Old Corpus Christi Catholic
(click pic for slide show)
So, one block, scarcely 100 yards from the door at 87 Harrington, was
God's House! In those days they still had the wonderful Latin
with its resonant sonorities and mysterious ritual movements, the
incense, the music, choir, organ, bells, candles, the muted light
through the stained glass windows."HS
"Twenty years later he would read an underground comic book called Binky
Brown Meets the Holy Virgin Mary and grasp profoundly that it
described exactly the hell of his early teens, as captured in the rays of
light, lust, guilt, that emanated from Binky's crotch, up toward the
Virgin, down to hell, and out toward the entire world. (DM)
In the year
before his death, Jerry composed an atypical recollection of childhood
memories in drawings and words called Harrington Street.
His most dramatic illustrations were saved for a traumatic early
sexual experience with older neighborhood girls
Jerry: "When he was very young, the up
the street, mean girls, would corner him, make him stand on a box and
take his pants down. They would look at him and laugh. It was
Stepfathers: Ben & Wally
Ruth "Bobbie" Garcia enjoyed a brief marriage to Ben Brown in 1949,
whose blond burly good looks was complemented by his construction
who Bobbie put to good use improving her cottage. Ben
did not show much interest in family life.
The extended Garcia family did not approve of the marriage, and the
support they'd offered the boys became much less.
A Long Strange Trip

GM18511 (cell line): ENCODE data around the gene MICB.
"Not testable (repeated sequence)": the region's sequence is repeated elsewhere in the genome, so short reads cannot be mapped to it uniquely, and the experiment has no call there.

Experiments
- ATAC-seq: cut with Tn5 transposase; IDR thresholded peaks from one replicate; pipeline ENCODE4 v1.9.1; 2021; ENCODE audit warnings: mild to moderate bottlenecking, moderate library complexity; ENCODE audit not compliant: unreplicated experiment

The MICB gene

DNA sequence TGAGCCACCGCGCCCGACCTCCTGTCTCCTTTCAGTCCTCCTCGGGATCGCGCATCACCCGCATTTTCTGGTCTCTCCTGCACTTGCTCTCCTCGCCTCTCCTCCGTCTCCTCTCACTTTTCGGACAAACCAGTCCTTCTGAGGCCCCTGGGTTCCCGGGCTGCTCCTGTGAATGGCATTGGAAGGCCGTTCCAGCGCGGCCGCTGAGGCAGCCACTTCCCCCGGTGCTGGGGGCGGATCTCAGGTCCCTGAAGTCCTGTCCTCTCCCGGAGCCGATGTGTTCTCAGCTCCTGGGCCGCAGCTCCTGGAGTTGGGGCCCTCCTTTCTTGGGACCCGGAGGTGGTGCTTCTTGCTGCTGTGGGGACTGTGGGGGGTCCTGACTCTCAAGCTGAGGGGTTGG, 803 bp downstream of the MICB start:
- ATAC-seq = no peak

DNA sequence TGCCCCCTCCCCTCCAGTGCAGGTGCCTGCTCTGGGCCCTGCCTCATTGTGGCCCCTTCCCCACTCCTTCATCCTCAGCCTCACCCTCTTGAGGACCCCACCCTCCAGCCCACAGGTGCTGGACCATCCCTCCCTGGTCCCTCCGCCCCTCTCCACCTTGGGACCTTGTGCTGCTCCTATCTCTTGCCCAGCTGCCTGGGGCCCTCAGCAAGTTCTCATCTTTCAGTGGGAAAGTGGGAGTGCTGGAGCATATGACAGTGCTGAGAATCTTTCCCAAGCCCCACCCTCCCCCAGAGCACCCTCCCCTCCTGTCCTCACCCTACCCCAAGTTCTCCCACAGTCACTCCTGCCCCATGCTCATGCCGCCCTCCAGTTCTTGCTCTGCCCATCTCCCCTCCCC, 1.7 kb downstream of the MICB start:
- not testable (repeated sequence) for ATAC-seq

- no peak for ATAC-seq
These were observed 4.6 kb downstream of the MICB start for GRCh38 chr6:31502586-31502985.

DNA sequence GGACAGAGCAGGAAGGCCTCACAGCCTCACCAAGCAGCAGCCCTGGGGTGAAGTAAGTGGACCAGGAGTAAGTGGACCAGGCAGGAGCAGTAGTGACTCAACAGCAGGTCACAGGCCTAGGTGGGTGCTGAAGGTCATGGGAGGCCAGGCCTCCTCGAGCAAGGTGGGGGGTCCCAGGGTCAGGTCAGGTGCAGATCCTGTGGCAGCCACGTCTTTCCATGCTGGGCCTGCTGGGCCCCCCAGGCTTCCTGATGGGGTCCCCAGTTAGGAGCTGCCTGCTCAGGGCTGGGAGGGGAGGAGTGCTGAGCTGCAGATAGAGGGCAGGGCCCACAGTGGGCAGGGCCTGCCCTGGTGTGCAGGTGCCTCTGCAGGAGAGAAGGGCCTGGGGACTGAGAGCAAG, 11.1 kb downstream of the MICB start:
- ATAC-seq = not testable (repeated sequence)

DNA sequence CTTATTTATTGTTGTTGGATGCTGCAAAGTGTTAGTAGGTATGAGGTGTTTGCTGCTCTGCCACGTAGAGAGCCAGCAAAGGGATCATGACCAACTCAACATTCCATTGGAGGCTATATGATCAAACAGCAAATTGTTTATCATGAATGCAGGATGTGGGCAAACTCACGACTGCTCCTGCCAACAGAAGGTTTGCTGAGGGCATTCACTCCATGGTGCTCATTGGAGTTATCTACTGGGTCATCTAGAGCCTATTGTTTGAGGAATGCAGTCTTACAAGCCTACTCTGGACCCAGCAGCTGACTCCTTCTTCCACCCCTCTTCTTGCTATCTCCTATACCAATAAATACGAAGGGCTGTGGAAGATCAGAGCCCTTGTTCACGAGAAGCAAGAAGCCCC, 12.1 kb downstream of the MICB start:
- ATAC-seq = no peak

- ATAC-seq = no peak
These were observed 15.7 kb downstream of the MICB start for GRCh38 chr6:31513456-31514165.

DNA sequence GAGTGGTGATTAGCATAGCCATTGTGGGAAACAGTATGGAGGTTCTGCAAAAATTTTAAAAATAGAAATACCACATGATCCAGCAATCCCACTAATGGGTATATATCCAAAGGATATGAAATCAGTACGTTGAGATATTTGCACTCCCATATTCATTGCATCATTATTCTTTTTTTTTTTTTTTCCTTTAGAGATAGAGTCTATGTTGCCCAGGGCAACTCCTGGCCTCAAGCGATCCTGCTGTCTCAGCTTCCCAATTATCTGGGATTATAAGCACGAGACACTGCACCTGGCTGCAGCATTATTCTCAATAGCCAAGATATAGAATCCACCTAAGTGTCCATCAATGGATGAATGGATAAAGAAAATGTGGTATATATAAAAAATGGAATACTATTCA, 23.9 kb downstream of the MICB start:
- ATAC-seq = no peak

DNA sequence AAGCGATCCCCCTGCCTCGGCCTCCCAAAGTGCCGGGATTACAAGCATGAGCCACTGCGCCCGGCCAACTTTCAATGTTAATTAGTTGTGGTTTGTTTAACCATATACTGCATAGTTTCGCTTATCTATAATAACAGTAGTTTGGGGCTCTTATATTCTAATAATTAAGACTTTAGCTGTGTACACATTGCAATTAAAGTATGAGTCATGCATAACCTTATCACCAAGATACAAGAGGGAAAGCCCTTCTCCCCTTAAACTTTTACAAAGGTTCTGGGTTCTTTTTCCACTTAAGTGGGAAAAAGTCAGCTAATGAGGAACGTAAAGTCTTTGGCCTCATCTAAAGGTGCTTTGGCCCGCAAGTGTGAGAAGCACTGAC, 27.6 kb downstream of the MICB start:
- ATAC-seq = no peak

and long-time associate of Jerry,
Jerry was deeply wounded by his mother's many interests
besides him and that he felt abandoned when it was determined he was
best off living with his maternal grandparents. A specific traumatic memory of being
left behind on the street one day by his mother, of frantically searching
for her until he was finally found by his grandmother.
"He was bereft, and he would always carry a feeling that he was not
loved or cared for, that he was not worthy."
" he got everything he wanted from my mom until he left home
and went into the army." "Dark Star;
While his brother Tiff remembers it differently, Jerry's first wife,
Sara got the picture within minutes of being introduced.
|"Jerry's mother, Ruth, had really wanted Jerry to be a girl. She'd
had a boy and she doted on him. Tiff was the favorite
kid. Tiff was the star. When Jerry took me
that same night to meet her in her little place in Diamond Heights,
there was a photo on top of the TV. Tiff in his Marine
suit with the gun. On top of the TV. She
watched TV all the time. I loved that woman a lot but she
and Jerry didn't have a very good relationship."
Sara Ruppenthal Garcia; Jerry's first wife
1953 Bobbie married Wally Matusiewicz and the boys moved back in with her. Wally expected his
stepsons to work alongside him on home projects; but Jerry was not
interested and had developed a smart alec mouth to go with a willful
streak while living with his grandparents. Jerry appreciated that his stepfather happened to
have stringed instruments, electrical instruments, amplifiers, and
even a tape recorder around the house but they were unable to foster
a good relationship. Jerry, at that age, was likely still
too troubled and confused over his relationship with his mom and the
trauma of his father's death to
invest in bonding with Wally.
Cliff and Jerry
on Harrington St., 1953
Tiff: "Wally was pretty supportive of me, and at
the time I thought he was more supportive of Jerry; I don’t know.
He and I worked together as seamen later on for a couple of months.